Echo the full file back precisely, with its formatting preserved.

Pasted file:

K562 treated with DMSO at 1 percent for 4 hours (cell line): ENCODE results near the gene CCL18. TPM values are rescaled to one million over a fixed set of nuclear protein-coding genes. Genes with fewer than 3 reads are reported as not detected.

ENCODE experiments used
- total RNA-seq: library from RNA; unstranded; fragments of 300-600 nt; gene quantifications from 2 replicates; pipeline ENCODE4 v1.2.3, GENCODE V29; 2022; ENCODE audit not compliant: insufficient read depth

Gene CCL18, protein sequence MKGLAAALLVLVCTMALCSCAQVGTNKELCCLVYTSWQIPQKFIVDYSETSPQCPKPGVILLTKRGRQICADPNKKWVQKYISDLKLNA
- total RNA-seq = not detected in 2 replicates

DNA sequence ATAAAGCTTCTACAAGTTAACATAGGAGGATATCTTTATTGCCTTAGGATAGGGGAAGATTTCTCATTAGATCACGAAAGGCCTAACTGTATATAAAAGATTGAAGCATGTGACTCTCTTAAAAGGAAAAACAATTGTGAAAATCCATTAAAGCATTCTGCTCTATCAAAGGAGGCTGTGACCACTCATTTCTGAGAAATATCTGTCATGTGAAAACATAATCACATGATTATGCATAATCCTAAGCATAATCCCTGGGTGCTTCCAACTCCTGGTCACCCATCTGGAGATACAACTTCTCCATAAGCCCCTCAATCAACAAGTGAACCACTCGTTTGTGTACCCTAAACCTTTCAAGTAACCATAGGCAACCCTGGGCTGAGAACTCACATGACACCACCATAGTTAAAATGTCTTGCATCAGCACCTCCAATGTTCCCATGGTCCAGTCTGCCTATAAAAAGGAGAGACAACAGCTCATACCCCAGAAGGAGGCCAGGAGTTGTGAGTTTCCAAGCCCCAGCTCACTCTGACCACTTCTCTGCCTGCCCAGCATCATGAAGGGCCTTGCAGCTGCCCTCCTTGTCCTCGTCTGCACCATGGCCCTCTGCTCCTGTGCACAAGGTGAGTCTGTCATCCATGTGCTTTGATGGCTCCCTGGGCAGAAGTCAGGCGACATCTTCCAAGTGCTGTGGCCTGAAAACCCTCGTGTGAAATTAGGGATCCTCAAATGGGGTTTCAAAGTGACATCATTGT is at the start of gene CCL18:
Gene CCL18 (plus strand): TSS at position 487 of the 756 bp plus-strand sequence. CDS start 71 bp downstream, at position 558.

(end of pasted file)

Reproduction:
K562 treated with DMSO at 1 percent for 4 hours (cell line): ENCODE results near the gene CCL18. TPM values are rescaled to one million over a fixed set of nuclear protein-coding genes. Genes with fewer than 3 reads are reported as not detected.

ENCODE experiments used
- total RNA-seq: library from RNA; unstranded; fragments of 300-600 nt; gene quantifications from 2 replicates; pipeline ENCODE4 v1.2.3, GENCODE V29; 2022; ENCODE audit not compliant: insufficient read depth

Gene CCL18, protein sequence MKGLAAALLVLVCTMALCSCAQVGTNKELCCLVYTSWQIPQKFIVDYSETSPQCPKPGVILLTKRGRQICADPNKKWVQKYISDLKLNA
- total RNA-seq = not detected in 2 replicates

DNA sequence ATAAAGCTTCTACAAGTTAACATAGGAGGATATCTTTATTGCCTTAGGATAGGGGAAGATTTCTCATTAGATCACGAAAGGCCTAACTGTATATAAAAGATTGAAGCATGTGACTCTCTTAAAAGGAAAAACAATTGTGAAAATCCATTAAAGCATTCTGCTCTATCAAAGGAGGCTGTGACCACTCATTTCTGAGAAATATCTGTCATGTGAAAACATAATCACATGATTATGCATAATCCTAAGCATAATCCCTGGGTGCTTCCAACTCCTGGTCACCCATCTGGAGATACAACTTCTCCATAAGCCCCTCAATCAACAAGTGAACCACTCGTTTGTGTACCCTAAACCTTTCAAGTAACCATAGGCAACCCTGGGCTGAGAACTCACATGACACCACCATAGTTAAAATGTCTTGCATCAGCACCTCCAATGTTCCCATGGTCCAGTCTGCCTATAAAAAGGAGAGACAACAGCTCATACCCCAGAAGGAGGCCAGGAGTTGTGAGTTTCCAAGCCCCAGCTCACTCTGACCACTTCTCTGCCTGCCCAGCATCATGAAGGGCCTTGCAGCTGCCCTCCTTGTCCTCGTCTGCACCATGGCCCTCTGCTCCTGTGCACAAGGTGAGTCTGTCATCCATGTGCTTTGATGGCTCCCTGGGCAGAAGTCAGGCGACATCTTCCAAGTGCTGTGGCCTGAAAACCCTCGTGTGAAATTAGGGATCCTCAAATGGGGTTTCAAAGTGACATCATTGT is at the start of gene CCL18:
Gene CCL18 (plus strand): TSS at position 487 of the 756 bp plus-strand sequence. CDS start 71 bp downstream, at position 558.